MSP highlights Western Isles links to Afghanistan

The Linda Norgrove Foundation was set up in her memory by her parents following her death in Afghanistan. linda norgrove foundation
The Linda Norgrove Foundation was set up in her memory by her parents following her death in Afghanistan. linda norgrove foundation

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In the Scottish Parliament debate on ‘Supporting the People of Afghanistan’, last week MSP for Na h-Eileanan an Iar Alasdair Allan highlighted the work of Western Isles charity, the Linda Norgrove Foundation.

Speaking in the chamber, Mr Allan commended the work of Lewis residents John and Lorna Norgrove, who founded the charity following the tragic death of their daughter Linda, an aid worker who was kidnapped by the Taliban in 2010.

Na h-Eileanan an Iar MSP, Alasdair Allan.

‘To their great credit, Linda’s parents John and Lorna now work from their home in Lewis to fund and facilitate projects that continue Linda’s legacy of supporting women and families in Afghanistan,’ said Mr Allan.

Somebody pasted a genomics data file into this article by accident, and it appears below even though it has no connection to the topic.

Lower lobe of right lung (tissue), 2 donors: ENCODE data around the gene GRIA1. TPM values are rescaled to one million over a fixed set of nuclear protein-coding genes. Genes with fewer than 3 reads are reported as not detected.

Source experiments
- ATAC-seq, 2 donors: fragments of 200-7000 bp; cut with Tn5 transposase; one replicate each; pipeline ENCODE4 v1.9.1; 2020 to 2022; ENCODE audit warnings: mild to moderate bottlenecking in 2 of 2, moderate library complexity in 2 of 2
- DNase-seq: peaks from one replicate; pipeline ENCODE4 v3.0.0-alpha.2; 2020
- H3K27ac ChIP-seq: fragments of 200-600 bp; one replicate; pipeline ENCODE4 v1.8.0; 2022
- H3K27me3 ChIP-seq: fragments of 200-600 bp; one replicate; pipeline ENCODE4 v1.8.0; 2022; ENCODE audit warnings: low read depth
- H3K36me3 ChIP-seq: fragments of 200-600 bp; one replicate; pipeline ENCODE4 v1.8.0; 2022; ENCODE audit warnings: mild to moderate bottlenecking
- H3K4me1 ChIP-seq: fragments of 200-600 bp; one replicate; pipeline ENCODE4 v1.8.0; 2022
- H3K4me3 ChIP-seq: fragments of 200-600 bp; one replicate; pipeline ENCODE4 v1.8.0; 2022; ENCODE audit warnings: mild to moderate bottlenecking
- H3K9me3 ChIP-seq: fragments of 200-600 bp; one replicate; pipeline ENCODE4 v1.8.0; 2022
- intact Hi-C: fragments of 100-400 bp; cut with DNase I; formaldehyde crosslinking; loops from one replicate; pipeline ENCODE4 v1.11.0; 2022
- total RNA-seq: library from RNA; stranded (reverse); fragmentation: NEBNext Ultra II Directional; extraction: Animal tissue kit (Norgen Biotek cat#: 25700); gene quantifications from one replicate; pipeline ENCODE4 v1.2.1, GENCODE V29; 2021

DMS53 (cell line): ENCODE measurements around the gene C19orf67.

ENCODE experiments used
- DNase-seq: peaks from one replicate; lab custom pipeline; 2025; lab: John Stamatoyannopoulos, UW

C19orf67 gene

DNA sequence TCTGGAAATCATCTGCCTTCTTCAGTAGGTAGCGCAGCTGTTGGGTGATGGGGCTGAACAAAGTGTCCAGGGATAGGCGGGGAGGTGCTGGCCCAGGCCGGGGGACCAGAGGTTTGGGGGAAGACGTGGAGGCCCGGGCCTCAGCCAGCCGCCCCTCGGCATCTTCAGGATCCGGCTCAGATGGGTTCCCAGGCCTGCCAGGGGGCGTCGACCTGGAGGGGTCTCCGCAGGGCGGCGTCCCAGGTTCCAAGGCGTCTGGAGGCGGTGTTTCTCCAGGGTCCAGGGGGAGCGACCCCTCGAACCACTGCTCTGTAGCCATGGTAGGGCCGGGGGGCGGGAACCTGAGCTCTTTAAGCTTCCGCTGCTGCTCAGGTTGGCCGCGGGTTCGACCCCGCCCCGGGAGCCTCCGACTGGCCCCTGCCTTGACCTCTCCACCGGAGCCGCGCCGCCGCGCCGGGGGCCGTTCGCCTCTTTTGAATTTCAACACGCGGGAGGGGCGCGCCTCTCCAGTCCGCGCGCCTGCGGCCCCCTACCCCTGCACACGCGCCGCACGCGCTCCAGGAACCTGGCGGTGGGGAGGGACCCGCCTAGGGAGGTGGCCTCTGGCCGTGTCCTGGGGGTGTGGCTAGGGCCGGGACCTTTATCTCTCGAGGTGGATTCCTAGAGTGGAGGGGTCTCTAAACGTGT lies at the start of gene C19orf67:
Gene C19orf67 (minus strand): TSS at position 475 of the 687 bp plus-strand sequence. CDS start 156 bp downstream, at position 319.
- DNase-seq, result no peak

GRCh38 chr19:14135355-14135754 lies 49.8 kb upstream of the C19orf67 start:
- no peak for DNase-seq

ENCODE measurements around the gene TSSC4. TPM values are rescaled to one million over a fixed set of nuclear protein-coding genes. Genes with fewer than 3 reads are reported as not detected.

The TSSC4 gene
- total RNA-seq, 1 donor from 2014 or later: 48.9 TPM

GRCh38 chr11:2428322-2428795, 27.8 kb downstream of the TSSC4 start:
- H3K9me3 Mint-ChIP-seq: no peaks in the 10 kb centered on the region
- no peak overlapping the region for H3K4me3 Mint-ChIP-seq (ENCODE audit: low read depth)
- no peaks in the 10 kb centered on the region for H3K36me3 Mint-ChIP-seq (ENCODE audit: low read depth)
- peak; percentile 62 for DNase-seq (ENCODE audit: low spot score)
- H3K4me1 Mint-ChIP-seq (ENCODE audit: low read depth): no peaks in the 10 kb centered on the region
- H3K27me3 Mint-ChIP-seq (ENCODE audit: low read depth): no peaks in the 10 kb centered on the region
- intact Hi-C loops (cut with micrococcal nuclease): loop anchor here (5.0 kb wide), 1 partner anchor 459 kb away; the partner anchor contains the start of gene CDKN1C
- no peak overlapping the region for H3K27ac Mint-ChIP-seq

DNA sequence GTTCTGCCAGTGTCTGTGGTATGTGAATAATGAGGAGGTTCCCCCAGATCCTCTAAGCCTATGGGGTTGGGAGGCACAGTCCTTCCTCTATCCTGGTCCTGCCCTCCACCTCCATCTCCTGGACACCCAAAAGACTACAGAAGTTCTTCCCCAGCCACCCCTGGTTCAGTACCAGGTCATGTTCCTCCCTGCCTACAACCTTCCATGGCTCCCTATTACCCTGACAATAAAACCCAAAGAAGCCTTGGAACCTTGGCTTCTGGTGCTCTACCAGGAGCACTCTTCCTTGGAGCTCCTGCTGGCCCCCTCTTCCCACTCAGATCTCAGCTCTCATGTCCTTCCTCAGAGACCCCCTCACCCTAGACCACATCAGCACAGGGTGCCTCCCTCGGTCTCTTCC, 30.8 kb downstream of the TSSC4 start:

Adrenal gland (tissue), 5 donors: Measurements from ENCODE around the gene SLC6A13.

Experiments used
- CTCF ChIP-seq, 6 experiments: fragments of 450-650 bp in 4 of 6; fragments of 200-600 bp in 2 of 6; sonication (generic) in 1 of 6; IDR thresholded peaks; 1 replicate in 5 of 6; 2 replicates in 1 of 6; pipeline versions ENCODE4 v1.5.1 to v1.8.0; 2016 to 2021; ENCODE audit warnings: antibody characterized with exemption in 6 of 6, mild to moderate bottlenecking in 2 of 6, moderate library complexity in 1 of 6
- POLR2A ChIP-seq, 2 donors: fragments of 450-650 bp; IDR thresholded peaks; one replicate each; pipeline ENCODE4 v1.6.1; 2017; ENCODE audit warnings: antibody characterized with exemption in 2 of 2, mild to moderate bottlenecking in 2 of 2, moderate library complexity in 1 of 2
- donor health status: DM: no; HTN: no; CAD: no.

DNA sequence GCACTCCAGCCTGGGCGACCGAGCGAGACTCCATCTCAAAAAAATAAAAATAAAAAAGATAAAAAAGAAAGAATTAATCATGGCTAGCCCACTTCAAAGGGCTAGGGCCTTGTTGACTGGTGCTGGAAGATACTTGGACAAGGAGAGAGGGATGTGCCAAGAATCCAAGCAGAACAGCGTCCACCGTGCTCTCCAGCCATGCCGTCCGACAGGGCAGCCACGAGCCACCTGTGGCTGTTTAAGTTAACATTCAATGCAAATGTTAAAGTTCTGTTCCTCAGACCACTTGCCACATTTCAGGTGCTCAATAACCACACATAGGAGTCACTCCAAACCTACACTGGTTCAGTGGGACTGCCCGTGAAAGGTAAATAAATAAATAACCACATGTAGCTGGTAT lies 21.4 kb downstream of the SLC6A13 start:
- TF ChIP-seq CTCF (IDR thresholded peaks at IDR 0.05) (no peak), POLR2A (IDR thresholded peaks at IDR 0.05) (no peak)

‘The foundation have vowed to continue their work in Afghanistan to the best of their abilities under the new regime, despite the obvious difficulties.

‘The Linda Norgrove Foundation had been attempting to evacuate two vulnerable female staff members in Kabul along with their families.

‘Sadly, despite getting close several times over the course of a 46-hour ordeal, they did not manage to get on a plane before the military presence departed.

‘The Linda Norgrove Foundation is now anxious to find a way out of the country for them in the days ahead. I would ask the UK Government to be aware of and act on those concerns.’

Mr Allan also called on the UK Government to commit to taking in more refugees than the 5,000 they have said they will aim for in the first year (with 20,000 ‘in the long-term’): ‘As the Scottish Government have pointed out, those numbers are unlikely to be anything like adequate. And given the UK’s involvement in Afghanistan for decades it is not possible to claim we have no responsibilities here.

‘It is for another day to offer assessments about the political decisions that led to such a rapid withdrawal of those forces. Suffice to say, for the moment, that history is unlikely to be kind.’